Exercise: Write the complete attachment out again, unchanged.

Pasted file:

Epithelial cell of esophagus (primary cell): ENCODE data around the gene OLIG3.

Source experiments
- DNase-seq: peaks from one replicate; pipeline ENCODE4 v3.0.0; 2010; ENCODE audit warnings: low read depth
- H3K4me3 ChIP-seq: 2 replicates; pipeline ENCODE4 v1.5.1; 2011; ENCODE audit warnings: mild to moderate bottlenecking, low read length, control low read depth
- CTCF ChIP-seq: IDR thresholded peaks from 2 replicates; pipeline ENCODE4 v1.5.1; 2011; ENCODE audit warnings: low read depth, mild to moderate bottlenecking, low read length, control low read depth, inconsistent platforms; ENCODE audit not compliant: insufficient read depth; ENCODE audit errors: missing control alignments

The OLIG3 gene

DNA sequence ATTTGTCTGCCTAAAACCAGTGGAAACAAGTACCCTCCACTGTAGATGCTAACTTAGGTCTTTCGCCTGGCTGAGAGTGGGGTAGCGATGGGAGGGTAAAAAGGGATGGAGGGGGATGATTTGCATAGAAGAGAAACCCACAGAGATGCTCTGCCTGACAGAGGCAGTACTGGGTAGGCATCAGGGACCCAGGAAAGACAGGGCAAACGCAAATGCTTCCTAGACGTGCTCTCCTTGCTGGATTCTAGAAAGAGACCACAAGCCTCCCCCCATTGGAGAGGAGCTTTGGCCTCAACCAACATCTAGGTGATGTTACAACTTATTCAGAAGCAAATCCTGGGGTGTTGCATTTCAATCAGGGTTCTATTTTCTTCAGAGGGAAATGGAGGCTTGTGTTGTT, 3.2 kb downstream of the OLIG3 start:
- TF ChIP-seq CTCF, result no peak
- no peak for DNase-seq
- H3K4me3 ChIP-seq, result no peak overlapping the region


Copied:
Epithelial cell of esophagus (primary cell): ENCODE data around the gene OLIG3.

Source experiments
- DNase-seq: peaks from one replicate; pipeline ENCODE4 v3.0.0; 2010; ENCODE audit warnings: low read depth
- H3K4me3 ChIP-seq: 2 replicates; pipeline ENCODE4 v1.5.1; 2011; ENCODE audit warnings: mild to moderate bottlenecking, low read length, control low read depth
- CTCF ChIP-seq: IDR thresholded peaks from 2 replicates; pipeline ENCODE4 v1.5.1; 2011; ENCODE audit warnings: low read depth, mild to moderate bottlenecking, low read length, control low read depth, inconsistent platforms; ENCODE audit not compliant: insufficient read depth; ENCODE audit errors: missing control alignments

The OLIG3 gene

DNA sequence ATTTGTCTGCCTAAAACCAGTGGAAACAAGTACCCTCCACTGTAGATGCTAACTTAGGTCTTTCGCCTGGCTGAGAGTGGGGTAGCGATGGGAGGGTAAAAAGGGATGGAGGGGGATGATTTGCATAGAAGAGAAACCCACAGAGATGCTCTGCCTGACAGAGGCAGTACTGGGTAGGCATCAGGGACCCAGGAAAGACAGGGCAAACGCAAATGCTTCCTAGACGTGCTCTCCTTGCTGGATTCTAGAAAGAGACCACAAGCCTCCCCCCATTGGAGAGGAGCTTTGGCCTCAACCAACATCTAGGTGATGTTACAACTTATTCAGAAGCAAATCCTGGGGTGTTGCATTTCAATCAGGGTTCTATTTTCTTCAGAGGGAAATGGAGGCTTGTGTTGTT, 3.2 kb downstream of the OLIG3 start:
- TF ChIP-seq CTCF, result no peak
- no peak for DNase-seq
- H3K4me3 ChIP-seq, result no peak overlapping the region